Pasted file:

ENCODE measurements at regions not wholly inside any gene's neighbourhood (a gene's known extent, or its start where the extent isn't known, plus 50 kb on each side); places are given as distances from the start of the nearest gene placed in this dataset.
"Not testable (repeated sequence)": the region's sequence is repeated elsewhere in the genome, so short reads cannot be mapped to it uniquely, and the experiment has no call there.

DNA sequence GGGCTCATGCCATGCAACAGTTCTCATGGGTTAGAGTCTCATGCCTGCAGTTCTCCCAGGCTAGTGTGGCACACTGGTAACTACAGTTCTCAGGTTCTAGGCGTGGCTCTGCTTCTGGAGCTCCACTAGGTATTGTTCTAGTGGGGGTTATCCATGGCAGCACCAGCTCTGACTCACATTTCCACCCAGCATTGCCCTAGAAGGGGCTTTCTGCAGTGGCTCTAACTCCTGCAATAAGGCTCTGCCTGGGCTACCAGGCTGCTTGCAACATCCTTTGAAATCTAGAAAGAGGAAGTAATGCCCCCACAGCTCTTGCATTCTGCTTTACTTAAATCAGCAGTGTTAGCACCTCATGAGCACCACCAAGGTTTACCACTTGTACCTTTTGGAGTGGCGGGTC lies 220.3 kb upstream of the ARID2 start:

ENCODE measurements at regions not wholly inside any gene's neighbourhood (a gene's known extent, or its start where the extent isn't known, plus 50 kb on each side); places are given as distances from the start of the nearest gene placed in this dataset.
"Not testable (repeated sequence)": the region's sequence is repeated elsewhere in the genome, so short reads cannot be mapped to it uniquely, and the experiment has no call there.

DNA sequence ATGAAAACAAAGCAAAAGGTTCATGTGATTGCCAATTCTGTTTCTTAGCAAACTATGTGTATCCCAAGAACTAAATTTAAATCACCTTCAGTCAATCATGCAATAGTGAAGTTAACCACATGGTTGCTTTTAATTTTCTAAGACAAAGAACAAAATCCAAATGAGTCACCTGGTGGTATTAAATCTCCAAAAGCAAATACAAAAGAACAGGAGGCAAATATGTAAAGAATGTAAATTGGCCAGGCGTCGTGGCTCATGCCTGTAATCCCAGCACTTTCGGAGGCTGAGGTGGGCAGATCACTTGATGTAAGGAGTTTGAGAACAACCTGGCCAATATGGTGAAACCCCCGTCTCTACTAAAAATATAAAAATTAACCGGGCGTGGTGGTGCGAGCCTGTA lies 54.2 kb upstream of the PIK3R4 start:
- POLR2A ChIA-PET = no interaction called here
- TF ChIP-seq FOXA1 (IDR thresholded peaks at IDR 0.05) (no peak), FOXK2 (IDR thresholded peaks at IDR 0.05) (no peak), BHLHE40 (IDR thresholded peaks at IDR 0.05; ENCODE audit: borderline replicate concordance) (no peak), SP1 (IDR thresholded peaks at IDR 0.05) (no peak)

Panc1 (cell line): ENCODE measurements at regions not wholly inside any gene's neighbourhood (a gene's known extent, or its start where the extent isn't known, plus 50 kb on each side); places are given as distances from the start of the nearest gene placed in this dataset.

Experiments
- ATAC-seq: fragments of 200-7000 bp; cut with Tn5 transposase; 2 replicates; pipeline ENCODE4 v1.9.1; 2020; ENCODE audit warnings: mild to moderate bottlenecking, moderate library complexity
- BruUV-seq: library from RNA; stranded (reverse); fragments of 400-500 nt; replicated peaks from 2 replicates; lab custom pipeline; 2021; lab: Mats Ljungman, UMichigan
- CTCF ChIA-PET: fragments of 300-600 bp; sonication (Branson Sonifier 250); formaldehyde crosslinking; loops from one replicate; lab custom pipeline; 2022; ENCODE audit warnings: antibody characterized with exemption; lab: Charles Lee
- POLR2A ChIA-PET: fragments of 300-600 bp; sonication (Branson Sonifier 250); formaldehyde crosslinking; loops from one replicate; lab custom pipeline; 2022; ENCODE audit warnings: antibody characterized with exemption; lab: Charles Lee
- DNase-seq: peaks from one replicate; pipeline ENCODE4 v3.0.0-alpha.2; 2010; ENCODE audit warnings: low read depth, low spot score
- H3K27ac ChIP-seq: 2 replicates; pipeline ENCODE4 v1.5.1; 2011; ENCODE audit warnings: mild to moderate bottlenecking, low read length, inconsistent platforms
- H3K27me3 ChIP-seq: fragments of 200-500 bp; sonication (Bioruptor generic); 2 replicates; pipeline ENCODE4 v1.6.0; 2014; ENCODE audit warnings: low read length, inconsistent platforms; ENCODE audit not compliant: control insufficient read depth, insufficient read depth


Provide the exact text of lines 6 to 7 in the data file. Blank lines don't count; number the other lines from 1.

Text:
DNA sequence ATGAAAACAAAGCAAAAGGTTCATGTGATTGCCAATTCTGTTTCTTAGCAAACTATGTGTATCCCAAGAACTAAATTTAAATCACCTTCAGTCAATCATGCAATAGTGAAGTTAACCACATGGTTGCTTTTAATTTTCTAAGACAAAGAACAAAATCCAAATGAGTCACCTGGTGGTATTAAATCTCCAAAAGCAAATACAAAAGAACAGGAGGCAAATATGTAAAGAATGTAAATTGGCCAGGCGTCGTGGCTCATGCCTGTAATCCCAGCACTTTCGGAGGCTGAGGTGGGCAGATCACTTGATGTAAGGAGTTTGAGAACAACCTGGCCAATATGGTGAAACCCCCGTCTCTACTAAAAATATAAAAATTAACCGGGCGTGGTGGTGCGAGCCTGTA lies 54.2 kb upstream of the PIK3R4 start:
- POLR2A ChIA-PET = no interaction called here